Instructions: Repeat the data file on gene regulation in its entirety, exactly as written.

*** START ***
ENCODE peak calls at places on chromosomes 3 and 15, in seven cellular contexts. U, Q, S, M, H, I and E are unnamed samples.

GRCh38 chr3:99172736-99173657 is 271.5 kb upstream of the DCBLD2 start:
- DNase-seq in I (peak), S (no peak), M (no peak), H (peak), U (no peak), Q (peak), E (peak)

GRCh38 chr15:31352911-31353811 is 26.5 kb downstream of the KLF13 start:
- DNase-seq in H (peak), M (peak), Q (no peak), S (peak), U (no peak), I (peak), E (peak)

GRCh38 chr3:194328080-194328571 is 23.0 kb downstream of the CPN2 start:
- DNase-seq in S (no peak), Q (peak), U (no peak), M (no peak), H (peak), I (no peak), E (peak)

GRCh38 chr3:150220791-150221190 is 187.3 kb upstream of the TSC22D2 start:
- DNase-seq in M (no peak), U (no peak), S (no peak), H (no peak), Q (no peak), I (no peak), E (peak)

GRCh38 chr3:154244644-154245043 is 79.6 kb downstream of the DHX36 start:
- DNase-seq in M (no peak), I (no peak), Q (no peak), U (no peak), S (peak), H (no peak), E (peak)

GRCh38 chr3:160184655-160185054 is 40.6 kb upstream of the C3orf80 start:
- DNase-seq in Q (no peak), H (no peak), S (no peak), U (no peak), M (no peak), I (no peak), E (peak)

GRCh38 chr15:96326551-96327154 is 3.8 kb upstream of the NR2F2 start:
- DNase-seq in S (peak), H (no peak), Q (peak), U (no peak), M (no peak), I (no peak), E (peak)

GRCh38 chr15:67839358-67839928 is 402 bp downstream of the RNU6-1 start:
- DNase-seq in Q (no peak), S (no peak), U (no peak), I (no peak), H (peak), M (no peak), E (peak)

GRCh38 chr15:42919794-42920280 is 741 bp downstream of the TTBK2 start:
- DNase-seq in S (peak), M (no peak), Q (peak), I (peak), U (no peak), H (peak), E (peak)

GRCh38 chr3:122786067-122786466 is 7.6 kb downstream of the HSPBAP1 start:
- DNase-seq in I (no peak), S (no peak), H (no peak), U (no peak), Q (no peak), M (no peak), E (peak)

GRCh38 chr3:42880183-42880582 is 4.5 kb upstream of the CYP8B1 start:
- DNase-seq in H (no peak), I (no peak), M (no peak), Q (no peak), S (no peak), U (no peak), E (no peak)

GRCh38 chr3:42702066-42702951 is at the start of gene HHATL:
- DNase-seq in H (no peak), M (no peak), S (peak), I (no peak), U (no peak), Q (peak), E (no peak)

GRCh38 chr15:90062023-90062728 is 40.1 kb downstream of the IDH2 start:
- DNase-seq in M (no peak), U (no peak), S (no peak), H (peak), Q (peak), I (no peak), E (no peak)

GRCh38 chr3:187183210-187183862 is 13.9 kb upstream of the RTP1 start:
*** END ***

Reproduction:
ENCODE peak calls at places on chromosomes 3 and 15, in seven cellular contexts. U, Q, S, M, H, I and E are unnamed samples.

GRCh38 chr3:99172736-99173657 is 271.5 kb upstream of the DCBLD2 start:
- DNase-seq in I (peak), S (no peak), M (no peak), H (peak), U (no peak), Q (peak), E (peak)

GRCh38 chr15:31352911-31353811 is 26.5 kb downstream of the KLF13 start:
- DNase-seq in H (peak), M (peak), Q (no peak), S (peak), U (no peak), I (peak), E (peak)

GRCh38 chr3:194328080-194328571 is 23.0 kb downstream of the CPN2 start:
- DNase-seq in S (no peak), Q (peak), U (no peak), M (no peak), H (peak), I (no peak), E (peak)

GRCh38 chr3:150220791-150221190 is 187.3 kb upstream of the TSC22D2 start:
- DNase-seq in M (no peak), U (no peak), S (no peak), H (no peak), Q (no peak), I (no peak), E (peak)

GRCh38 chr3:154244644-154245043 is 79.6 kb downstream of the DHX36 start:
- DNase-seq in M (no peak), I (no peak), Q (no peak), U (no peak), S (peak), H (no peak), E (peak)

GRCh38 chr3:160184655-160185054 is 40.6 kb upstream of the C3orf80 start:
- DNase-seq in Q (no peak), H (no peak), S (no peak), U (no peak), M (no peak), I (no peak), E (peak)

GRCh38 chr15:96326551-96327154 is 3.8 kb upstream of the NR2F2 start:
- DNase-seq in S (peak), H (no peak), Q (peak), U (no peak), M (no peak), I (no peak), E (peak)

GRCh38 chr15:67839358-67839928 is 402 bp downstream of the RNU6-1 start:
- DNase-seq in Q (no peak), S (no peak), U (no peak), I (no peak), H (peak), M (no peak), E (peak)

GRCh38 chr15:42919794-42920280 is 741 bp downstream of the TTBK2 start:
- DNase-seq in S (peak), M (no peak), Q (peak), I (peak), U (no peak), H (peak), E (peak)

GRCh38 chr3:122786067-122786466 is 7.6 kb downstream of the HSPBAP1 start:
- DNase-seq in I (no peak), S (no peak), H (no peak), U (no peak), Q (no peak), M (no peak), E (peak)

GRCh38 chr3:42880183-42880582 is 4.5 kb upstream of the CYP8B1 start:
- DNase-seq in H (no peak), I (no peak), M (no peak), Q (no peak), S (no peak), U (no peak), E (no peak)

GRCh38 chr3:42702066-42702951 is at the start of gene HHATL:
- DNase-seq in H (no peak), M (no peak), S (peak), I (no peak), U (no peak), Q (peak), E (no peak)

GRCh38 chr15:90062023-90062728 is 40.1 kb downstream of the IDH2 start:
- DNase-seq in M (no peak), U (no peak), S (no peak), H (peak), Q (peak), I (no peak), E (no peak)

GRCh38 chr3:187183210-187183862 is 13.9 kb upstream of the RTP1 start: